Other markers have been studied for the degree of inflammatory response after the surgical act [25]. In addition to CRP, the main inflammatory markers studied have been IL-6, cortisol and white blood cells (WBC) count [26]. IL-6 seems to show similar results to CRP [15,27]. Furthermore, the time of peak response is earlier than CRP, between 12 and 24 hours. However, its measurement is not within clinical routine laboratory worldwide, being its use less widespread. Regarding cortisol, it has been reported an early time of peak response, from 0 to 4 hours. However, cortisol concentrations have not been associated clearly with the magnitude of the surgical injury [28]. The same happens with the WBC. In spite of detecting its response peak before than CRP, at 24 hours, the variable range of values obtained does not allow to assess the magnitude of the surgical damage and, therefore, of the inflammatory response and the possibility of SIRS [29]. Other studies have made measurements of parameters such as alarmines, serum cytokines, alpha defensins and TNF- a among others in the search for a more specific marker [21,30-32]. However, their measurements are more complex and the results obtained do not provide much additional information. CRP values increase according to the magnitude of the surgical trauma, its measurement is simple and is established as routine in most hospitals, being therefore the marker usually chosen.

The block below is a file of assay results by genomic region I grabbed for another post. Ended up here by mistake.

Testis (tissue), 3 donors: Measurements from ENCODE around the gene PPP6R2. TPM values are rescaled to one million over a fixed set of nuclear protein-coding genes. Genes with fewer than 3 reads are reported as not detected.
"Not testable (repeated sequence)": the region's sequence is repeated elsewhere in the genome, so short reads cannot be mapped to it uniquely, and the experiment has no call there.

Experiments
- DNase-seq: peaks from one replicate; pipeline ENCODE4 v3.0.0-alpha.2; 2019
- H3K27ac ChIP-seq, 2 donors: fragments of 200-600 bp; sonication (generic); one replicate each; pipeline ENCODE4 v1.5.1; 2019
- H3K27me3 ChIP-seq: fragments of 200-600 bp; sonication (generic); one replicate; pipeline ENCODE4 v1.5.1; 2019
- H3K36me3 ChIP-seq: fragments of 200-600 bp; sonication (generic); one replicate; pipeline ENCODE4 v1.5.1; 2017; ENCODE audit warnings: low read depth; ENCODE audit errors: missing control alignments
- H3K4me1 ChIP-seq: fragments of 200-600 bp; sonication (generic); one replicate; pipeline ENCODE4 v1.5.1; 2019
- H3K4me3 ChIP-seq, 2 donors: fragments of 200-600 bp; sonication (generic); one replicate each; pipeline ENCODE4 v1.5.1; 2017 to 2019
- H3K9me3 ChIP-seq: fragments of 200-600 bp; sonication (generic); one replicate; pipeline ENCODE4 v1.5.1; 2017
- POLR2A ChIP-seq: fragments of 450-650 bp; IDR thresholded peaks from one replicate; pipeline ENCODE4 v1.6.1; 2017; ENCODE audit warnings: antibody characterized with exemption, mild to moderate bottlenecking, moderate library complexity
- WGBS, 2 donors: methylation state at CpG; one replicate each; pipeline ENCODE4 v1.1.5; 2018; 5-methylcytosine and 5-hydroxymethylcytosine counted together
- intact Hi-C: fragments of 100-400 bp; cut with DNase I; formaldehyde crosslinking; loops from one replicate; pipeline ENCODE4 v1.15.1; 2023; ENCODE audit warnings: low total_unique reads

CRP in the Future

In general, CRP seems to be a good marker of the inflammatory response and its use is increasingly widespread. However, there are several disadvantages in its use. On the one hand, it is a nonspecific inflammatory marker. It would be necessary to work in the search of more specific or complementary markers that would orient on the type of complication to appear, or at least, on the degree of complication according to the Clavien Dindo complications scale. On the other hand, until roughly 48 hours CRP peak response cannot be clearly detected, being usual to observe high values up to 4 days later. Thus, reaction time before a serious complication is reduced. A marker that indicated earlier the beginning of a complication would be more appropriate. And finally, there is still no standardization on its use. The times in which CRP measurements are made depend on the organizational structure of each hospital. In general, measurements are made between prior to surgery and 72 hours post-surgery, being variable the number and times of measurement. Most studies perform CRP measurements preoperatively and in the first, second and third postoperative day Working on a standardization of its use and the establishment of alarm reference values should be a priority task to be used as an early marker of surgical complications and as an indicator of a lesser inflammatory process when comparing different techniques or procedures.